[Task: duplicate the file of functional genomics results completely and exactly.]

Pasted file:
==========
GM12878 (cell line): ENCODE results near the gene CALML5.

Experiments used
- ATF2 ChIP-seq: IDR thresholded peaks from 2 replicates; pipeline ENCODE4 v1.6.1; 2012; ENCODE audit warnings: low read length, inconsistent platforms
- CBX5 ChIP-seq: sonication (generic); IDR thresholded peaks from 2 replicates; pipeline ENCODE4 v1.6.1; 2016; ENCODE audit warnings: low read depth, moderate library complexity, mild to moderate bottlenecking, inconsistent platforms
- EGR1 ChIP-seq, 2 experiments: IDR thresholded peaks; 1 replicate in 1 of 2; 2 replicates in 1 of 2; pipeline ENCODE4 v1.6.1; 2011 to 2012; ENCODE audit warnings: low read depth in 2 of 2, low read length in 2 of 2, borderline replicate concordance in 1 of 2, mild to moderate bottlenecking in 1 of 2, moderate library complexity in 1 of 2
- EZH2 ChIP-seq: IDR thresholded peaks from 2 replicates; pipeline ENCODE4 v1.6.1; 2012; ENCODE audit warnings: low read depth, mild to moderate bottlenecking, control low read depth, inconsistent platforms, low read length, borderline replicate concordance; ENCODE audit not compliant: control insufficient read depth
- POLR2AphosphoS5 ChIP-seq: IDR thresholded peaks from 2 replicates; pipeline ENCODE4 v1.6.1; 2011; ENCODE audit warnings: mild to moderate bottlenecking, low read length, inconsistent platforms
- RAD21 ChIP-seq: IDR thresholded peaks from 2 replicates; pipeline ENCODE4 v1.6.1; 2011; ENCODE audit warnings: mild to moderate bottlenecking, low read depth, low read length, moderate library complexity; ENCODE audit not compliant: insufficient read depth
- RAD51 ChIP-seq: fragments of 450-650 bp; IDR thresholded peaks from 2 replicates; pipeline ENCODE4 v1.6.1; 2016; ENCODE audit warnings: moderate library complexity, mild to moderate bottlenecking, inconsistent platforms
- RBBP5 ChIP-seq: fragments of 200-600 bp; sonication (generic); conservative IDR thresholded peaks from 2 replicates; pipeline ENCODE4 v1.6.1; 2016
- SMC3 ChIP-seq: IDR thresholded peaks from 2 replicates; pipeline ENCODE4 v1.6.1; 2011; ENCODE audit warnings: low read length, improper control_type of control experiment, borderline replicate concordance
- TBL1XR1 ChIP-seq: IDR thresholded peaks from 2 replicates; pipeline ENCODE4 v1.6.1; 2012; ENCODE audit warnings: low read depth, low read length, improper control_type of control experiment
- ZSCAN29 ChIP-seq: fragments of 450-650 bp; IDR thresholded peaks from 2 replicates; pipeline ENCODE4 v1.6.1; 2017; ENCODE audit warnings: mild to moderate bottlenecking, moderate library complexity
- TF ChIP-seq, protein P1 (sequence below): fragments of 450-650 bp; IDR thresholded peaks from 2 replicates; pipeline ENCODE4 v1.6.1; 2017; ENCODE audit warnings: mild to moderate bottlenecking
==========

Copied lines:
GM12878 (cell line): ENCODE results near the gene CALML5.

Experiments used
- ATF2 ChIP-seq: IDR thresholded peaks from 2 replicates; pipeline ENCODE4 v1.6.1; 2012; ENCODE audit warnings: low read length, inconsistent platforms
- CBX5 ChIP-seq: sonication (generic); IDR thresholded peaks from 2 replicates; pipeline ENCODE4 v1.6.1; 2016; ENCODE audit warnings: low read depth, moderate library complexity, mild to moderate bottlenecking, inconsistent platforms
- EGR1 ChIP-seq, 2 experiments: IDR thresholded peaks; 1 replicate in 1 of 2; 2 replicates in 1 of 2; pipeline ENCODE4 v1.6.1; 2011 to 2012; ENCODE audit warnings: low read depth in 2 of 2, low read length in 2 of 2, borderline replicate concordance in 1 of 2, mild to moderate bottlenecking in 1 of 2, moderate library complexity in 1 of 2
- EZH2 ChIP-seq: IDR thresholded peaks from 2 replicates; pipeline ENCODE4 v1.6.1; 2012; ENCODE audit warnings: low read depth, mild to moderate bottlenecking, control low read depth, inconsistent platforms, low read length, borderline replicate concordance; ENCODE audit not compliant: control insufficient read depth
- POLR2AphosphoS5 ChIP-seq: IDR thresholded peaks from 2 replicates; pipeline ENCODE4 v1.6.1; 2011; ENCODE audit warnings: mild to moderate bottlenecking, low read length, inconsistent platforms
- RAD21 ChIP-seq: IDR thresholded peaks from 2 replicates; pipeline ENCODE4 v1.6.1; 2011; ENCODE audit warnings: mild to moderate bottlenecking, low read depth, low read length, moderate library complexity; ENCODE audit not compliant: insufficient read depth
- RAD51 ChIP-seq: fragments of 450-650 bp; IDR thresholded peaks from 2 replicates; pipeline ENCODE4 v1.6.1; 2016; ENCODE audit warnings: moderate library complexity, mild to moderate bottlenecking, inconsistent platforms
- RBBP5 ChIP-seq: fragments of 200-600 bp; sonication (generic); conservative IDR thresholded peaks from 2 replicates; pipeline ENCODE4 v1.6.1; 2016
- SMC3 ChIP-seq: IDR thresholded peaks from 2 replicates; pipeline ENCODE4 v1.6.1; 2011; ENCODE audit warnings: low read length, improper control_type of control experiment, borderline replicate concordance
- TBL1XR1 ChIP-seq: IDR thresholded peaks from 2 replicates; pipeline ENCODE4 v1.6.1; 2012; ENCODE audit warnings: low read depth, low read length, improper control_type of control experiment
- ZSCAN29 ChIP-seq: fragments of 450-650 bp; IDR thresholded peaks from 2 replicates; pipeline ENCODE4 v1.6.1; 2017; ENCODE audit warnings: mild to moderate bottlenecking, moderate library complexity
- TF ChIP-seq, protein P1 (sequence below): fragments of 450-650 bp; IDR thresholded peaks from 2 replicates; pipeline ENCODE4 v1.6.1; 2017; ENCODE audit warnings: mild to moderate bottlenecking